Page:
At the redetermination hearing, Ms. Bernard argued that disclosure of her home telephone number and address breached both her privacy rights and her Charter right not to associate with the union. The Board said that workplace contact information alone was insufficient to allow a bargaining agent to meet its obligations to represent all employees in the bargaining unit and that a bargaining agent had a right to contact all employees directly. It also said there was no breach of the Privacy Actbecause the disclosure was consistent with the purpose for which the information was obtained and a "consistent use" of the information under the Privacy Act. The Board put two additional safeguards in place:
- The information was to be provided to the union only on an encrypted or password-protected basis.
- Expired home contact information was to be appropriately disposed of after updated information was provided.
Ms. Bernard sought judicial review. Again.
The Federal Court of Appeal concluded that the Board's decision, that the union needed home contact information in order to fulfill its representational duties, was reasonable and its use of the home contact information was a "consistent use" under the Privacy Act. Ms. Bernard successfully sought leave to appeal to the Supreme Court of Canada.
The Supreme Court of Canada
In a 5:2 decision, the Court found the Board's decision reasonable (as noted at the beginning of this update). How did it get to that point? Not without first reviewing previous labour board cases discussing the extent of information a union is entitled to discharge its representational duties. Quoting from a key Ontario Labour Relations Board decision in Millcroft Inn Ltd. and CAW-Canada, Local 448 ("Millcroft"), the Court said:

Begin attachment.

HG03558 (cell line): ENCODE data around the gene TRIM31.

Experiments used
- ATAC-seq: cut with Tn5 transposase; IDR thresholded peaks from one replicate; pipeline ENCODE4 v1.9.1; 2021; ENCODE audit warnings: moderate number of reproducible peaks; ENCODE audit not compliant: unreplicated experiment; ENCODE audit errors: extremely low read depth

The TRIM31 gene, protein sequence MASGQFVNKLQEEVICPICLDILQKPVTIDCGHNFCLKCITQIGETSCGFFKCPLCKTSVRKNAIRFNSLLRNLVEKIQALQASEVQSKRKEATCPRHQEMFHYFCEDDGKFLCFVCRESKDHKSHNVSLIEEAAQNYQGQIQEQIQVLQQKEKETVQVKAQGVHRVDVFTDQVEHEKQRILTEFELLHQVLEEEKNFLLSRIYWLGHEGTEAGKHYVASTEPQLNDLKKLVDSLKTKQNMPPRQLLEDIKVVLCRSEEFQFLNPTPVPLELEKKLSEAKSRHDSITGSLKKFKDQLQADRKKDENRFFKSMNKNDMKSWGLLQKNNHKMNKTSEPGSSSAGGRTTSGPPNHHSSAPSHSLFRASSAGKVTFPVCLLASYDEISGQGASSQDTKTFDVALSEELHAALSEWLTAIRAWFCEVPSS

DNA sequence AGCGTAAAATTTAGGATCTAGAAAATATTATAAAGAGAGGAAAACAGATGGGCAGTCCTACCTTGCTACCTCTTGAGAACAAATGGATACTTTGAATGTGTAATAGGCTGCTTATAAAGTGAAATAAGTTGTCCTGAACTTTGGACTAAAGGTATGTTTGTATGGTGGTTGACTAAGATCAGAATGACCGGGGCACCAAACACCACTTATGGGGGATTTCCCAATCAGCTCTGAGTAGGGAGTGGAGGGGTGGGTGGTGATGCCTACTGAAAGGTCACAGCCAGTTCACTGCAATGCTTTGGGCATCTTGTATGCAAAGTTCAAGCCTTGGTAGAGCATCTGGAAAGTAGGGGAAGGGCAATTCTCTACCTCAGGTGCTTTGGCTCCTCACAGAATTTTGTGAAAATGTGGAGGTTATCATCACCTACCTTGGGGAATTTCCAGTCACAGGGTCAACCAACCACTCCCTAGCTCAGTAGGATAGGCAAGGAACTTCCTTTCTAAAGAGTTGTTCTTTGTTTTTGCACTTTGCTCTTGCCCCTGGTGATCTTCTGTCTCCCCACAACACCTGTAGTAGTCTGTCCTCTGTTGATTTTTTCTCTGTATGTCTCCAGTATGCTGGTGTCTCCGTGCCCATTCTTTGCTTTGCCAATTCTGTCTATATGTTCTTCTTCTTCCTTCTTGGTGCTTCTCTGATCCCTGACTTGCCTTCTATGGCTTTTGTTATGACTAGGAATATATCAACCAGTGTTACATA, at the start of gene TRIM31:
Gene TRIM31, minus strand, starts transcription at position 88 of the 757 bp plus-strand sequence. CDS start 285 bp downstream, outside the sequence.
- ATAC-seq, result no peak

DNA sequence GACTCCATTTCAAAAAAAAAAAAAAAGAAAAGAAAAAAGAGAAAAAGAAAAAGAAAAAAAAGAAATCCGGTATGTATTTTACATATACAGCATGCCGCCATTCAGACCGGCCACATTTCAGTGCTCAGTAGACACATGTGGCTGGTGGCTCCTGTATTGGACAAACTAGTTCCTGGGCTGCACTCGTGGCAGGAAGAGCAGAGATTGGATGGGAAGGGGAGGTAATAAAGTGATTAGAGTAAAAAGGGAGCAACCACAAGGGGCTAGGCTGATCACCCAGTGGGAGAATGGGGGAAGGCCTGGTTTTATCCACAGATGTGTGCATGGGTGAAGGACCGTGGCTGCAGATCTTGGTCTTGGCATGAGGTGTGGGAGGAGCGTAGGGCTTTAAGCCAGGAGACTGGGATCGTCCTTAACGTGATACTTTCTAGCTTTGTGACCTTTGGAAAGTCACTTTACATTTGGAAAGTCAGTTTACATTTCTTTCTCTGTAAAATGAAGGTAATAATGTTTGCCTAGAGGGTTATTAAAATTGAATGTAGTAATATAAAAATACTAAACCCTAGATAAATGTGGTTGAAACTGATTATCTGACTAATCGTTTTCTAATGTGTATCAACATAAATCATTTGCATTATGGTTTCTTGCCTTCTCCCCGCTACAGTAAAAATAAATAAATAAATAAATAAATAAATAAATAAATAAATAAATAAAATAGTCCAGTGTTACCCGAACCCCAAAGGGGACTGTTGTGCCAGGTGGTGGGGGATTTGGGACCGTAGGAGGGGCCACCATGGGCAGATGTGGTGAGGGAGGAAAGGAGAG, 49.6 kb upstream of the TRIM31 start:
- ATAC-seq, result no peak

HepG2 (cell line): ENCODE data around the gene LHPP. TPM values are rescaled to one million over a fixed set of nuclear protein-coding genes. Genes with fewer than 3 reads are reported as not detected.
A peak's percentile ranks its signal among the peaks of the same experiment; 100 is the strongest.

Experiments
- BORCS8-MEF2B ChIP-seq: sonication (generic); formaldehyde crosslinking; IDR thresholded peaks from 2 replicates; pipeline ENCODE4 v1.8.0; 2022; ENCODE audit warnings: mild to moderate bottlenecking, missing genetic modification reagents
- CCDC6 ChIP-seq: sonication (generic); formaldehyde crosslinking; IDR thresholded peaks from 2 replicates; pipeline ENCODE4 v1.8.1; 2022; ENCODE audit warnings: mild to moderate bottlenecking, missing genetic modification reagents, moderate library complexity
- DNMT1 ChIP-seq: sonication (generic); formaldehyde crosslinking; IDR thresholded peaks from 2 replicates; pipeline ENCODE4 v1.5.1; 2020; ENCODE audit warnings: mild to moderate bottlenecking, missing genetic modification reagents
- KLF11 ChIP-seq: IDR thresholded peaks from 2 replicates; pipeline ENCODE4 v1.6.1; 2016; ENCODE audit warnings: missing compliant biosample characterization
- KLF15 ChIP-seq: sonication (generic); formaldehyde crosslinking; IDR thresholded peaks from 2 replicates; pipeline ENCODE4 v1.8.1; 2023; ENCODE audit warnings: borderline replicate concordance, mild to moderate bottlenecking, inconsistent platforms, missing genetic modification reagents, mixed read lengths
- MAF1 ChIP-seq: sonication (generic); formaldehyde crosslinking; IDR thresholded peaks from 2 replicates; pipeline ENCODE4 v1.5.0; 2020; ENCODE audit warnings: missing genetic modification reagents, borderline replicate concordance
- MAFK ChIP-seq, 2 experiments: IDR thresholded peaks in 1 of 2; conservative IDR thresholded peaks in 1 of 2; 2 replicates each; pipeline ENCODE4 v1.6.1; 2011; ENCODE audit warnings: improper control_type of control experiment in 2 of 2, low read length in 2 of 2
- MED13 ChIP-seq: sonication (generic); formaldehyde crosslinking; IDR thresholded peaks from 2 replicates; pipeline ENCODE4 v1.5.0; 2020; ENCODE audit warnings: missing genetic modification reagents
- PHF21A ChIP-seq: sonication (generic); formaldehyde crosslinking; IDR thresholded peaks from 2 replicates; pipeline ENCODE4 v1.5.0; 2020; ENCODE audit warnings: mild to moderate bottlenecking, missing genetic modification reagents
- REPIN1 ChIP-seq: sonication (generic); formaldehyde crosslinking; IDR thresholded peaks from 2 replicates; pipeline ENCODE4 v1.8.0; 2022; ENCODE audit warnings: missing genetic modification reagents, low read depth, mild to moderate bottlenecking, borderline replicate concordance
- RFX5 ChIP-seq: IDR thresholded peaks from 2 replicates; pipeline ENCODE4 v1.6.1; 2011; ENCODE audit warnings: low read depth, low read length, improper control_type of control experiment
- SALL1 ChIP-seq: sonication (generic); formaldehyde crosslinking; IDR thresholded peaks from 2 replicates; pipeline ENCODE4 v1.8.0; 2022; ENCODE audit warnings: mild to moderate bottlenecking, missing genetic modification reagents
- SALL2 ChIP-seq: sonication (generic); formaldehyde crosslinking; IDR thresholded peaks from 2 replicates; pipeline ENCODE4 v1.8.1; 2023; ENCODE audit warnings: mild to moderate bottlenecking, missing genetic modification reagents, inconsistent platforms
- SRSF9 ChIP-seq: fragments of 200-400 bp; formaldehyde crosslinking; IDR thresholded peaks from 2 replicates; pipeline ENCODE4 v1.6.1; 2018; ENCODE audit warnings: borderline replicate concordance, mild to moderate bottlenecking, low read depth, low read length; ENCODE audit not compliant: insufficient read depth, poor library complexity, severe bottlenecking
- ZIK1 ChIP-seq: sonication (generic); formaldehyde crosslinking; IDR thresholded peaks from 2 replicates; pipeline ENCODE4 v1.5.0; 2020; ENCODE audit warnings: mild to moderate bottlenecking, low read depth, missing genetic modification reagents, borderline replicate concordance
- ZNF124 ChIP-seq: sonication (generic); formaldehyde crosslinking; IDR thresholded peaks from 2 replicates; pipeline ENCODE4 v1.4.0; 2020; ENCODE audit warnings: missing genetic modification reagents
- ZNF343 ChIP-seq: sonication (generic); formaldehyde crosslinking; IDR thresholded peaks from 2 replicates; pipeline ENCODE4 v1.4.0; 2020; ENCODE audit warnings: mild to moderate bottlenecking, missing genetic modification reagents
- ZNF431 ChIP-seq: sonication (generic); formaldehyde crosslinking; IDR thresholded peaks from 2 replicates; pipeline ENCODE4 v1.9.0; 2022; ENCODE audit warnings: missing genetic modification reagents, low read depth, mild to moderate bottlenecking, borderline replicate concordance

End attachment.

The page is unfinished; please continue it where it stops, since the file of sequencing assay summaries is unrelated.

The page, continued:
A consequence of the union possessing exclusive bargaining status on behalf of the employees is that the union is placed in an equal bargaining position with the employer in its collective bargaining relationship. To the extent that the employer has information which is of value to the union in its capacity to represent the employees (such as their names, addresses and telephone numbers), the union too should have that information. The employees' privacy rights are compromised (no doubt legitimately) by the employer having details of their names, addresses and telephone numbers. The union's acquisition of that information would be no greater compromise, nor any less legitimate. [para. 31]
The Court said that the Millcroft conclusions are justified because of the union's need to communicate with employees, and the fact that the union is not always able to make that contact at work (e.g., employees are on leave or there is a labour dispute). Further, the Court said, disclosure ensures that the union is on equal footing with the employer with respect to information relevant to the collective bargaining relationship. The Court went on to say: